Group Dynamics: Alumna Brings 10 Smithies to NASA Center for Praxis Internships

Jackie Granillo ’19 was one of 10 Smithies interning at NASA's Ames Research Center this summer.

Erika Rodriguez ’06 was eager to draw more women to her workplace at NASA’s Ames Research Center in California.

So Rodriguez—who has been a research scientist at the space agency center in Silicon Valley since 2012—turned to a trusted source of smart, motivated women in STEM: her alma mater.

Working with Smith’s Picker Engineering Program and the Lazarus Center for Career Development—as well as prominent women research scientists at the NASA Ames Center—Rodriguez created summer internships for Smith students. Ten Smith students received Praxis funding to intern there this summer—the largest group of interns the college has working at any one site this year.

Renna Bushko ’18 said a longtime fascination with the space agency led her to apply for the Praxis-supported summer post. A neuroscience major who worked on a study of sleep deprivation with NASA researchers, Bushko said her experience at Ames was “amazing!”

“I’ve made so many connections,” she said.

Jackie Granillo ’19, a Smith engineering major who was part of a satellite test project at the Ames Research Center, agreed. “We have a real community here,” she said.

Other Smith students interning at the NASA center this summer were: Su Wei Heng ’17, Alejandra Ruiz ’17, Trang Thu Le ’17, Farida Sabry ’18, Jessica Feinberg ’18, Cindy Hu ’19 and Sarah Chu ’19.

The NASA interns were among 274 Smithies who received Praxis stipends for internships this summer in fields ranging from landscape architecture to language translation.

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Some of the Smithies interning at NASA this summer are (from back row right) Lucia Simova ’18, Trang Le ’17, Su Wei Heng ’17, Jessica Feinberg ’18, Farida Sabry ’18 and Alejandra Ruiz ’17.

On average, 400 Smith students are supported each summer and each academic year in Praxis-funded internships across the United States and abroad.

Deborah Wijnhoven, director of employee relations at the Lazarus Center for Career Development, said Rodriguez reached out to her last year about setting up summer internships at the space agency center.

“We have alumnae working with us each year on internships, but the opportunity at NASA was definitely a standout,” Wijnhoven said. “It builds excitement to send so many students to one location.”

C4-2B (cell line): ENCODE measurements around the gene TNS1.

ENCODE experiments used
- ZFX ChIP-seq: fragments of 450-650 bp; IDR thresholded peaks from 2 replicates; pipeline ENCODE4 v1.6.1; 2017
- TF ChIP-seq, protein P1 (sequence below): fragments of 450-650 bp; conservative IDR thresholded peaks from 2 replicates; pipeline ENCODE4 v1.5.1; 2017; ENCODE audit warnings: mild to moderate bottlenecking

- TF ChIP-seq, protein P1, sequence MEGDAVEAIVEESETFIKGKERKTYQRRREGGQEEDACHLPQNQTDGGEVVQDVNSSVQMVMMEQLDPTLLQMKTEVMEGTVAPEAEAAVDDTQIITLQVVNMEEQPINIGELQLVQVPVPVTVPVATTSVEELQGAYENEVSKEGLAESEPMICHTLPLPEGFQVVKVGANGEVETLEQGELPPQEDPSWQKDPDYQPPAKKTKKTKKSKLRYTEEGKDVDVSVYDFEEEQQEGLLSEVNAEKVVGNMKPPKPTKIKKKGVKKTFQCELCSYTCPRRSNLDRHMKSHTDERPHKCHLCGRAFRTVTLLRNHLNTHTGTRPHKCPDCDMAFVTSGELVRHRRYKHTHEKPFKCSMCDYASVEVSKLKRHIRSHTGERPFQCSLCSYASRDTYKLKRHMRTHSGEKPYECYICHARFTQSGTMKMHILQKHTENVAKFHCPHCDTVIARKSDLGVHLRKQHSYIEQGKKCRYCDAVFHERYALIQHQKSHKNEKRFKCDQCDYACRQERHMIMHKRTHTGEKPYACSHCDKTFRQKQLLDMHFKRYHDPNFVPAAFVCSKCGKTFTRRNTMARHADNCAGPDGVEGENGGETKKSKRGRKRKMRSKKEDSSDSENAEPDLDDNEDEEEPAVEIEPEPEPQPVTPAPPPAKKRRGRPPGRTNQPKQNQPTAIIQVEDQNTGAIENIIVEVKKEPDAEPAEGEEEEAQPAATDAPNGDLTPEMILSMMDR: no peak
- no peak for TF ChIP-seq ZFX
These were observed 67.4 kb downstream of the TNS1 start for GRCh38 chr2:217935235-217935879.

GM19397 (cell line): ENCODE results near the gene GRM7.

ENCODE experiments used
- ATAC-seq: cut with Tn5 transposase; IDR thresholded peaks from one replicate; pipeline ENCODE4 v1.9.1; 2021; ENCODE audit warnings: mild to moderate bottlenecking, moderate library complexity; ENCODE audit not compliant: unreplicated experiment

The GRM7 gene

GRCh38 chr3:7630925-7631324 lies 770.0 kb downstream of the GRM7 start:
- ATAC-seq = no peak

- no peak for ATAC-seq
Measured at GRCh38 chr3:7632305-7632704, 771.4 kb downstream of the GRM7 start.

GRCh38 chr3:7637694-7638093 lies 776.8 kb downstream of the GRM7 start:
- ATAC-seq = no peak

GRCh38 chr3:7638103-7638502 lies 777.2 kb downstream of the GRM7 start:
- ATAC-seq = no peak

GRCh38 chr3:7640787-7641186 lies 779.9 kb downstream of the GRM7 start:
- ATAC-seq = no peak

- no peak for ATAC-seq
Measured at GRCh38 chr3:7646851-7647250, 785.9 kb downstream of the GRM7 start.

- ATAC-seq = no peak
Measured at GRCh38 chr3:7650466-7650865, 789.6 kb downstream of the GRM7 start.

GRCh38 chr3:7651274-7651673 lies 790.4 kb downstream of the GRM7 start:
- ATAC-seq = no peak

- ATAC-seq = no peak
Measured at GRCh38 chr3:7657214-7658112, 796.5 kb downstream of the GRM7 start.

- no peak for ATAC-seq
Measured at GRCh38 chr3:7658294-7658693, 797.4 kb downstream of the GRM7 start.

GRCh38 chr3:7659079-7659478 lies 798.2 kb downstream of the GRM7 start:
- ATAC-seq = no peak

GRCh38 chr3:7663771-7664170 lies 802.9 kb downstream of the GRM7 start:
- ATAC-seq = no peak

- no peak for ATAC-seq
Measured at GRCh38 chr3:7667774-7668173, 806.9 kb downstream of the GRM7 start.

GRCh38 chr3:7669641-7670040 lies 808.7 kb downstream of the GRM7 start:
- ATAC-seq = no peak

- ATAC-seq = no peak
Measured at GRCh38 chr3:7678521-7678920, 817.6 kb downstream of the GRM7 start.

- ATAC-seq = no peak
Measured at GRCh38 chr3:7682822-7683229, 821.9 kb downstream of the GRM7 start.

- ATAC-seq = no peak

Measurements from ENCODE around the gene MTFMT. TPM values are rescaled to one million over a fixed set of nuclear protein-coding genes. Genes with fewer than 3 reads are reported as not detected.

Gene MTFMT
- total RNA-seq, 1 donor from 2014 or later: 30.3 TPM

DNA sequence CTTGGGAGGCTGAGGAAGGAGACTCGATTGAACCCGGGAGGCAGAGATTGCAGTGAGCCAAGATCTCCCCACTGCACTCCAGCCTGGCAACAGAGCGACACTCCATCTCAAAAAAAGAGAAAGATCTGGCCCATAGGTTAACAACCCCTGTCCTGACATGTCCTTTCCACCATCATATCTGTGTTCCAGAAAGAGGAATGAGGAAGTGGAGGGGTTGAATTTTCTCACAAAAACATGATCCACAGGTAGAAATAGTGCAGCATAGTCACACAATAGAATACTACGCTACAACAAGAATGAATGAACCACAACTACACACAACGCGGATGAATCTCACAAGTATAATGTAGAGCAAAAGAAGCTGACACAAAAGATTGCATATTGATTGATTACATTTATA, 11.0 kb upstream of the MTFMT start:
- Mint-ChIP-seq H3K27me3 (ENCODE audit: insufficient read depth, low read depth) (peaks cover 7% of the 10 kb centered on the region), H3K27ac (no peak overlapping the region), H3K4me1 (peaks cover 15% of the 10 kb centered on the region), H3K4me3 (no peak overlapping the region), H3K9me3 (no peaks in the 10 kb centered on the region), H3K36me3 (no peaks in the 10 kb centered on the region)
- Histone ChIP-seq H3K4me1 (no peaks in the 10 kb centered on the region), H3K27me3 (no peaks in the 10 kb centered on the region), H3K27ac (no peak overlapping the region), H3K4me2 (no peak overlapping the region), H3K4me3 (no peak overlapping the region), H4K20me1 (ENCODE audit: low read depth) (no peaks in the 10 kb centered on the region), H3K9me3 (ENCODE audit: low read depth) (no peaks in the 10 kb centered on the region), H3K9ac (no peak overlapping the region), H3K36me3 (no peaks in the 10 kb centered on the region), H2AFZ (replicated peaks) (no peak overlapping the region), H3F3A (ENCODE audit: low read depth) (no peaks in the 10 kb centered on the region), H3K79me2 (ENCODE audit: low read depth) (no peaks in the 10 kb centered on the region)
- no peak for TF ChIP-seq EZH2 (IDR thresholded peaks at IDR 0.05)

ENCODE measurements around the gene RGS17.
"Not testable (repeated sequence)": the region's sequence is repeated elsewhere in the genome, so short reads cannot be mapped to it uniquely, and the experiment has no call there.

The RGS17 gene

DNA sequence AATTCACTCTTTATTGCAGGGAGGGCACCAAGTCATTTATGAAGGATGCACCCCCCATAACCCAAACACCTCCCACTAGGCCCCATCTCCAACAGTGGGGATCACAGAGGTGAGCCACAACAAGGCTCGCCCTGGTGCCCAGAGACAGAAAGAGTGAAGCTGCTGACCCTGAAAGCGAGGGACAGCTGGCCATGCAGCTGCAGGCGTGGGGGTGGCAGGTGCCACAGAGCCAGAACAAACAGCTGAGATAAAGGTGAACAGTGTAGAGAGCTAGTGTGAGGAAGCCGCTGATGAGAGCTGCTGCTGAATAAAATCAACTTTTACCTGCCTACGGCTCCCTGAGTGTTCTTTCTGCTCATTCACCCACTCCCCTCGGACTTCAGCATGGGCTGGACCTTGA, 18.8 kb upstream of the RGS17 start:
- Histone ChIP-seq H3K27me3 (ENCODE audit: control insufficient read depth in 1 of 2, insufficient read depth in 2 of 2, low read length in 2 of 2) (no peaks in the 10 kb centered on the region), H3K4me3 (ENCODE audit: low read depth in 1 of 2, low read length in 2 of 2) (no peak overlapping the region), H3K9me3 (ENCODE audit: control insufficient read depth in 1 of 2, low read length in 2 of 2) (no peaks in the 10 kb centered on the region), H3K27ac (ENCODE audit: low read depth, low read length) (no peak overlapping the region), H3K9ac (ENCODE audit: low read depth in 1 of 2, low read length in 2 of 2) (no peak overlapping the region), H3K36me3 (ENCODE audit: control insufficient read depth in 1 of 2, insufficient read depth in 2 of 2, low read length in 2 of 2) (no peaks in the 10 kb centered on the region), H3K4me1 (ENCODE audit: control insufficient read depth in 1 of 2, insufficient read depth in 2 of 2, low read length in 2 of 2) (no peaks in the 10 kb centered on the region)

Rodriguez said her NASA co-workers responded enthusiastically to the idea of supervising Smith students on a variety of projects at the research center. “I’ve had full support,” she said.

Rodriguez found low-cost housing for the Smith group within biking distance of the research campus and also arranged for training for the students at the start of their internships.

Lucia Simova ’18 said her summer project—helping to create a database that aims to foster collaboration between U.S. Navy personnel and NASA—was “a great real-life experience.”

“I’ve seen how my skills can apply to the real world,” said Simova, who is a computer science major at Smith. “And I’ve had access to amazing resources. I’ve been to colloquiums every week where you meet people working on different projects.”

Simova plans to use what she’s learned during her internship when she travels to Hungary to study computer programming this fall.

Bushko says she will incorporate her research on sleep deprivation into a Smith special studies course on immunology this fall.

“This experience really helped me network,” said Bushko, who plans to pursue a career in medicine. “I found I enjoyed the clinical side—interacting with the patients in the study—more than I thought I would.”

For her part, Rodriguez said it was rewarding to have so many young women working at the NASA center this summer.

“Silicon Valley is a mecca of opportunity, and women need to have more of a presence here,” Rodriguez said. “The Smith students really made this work!”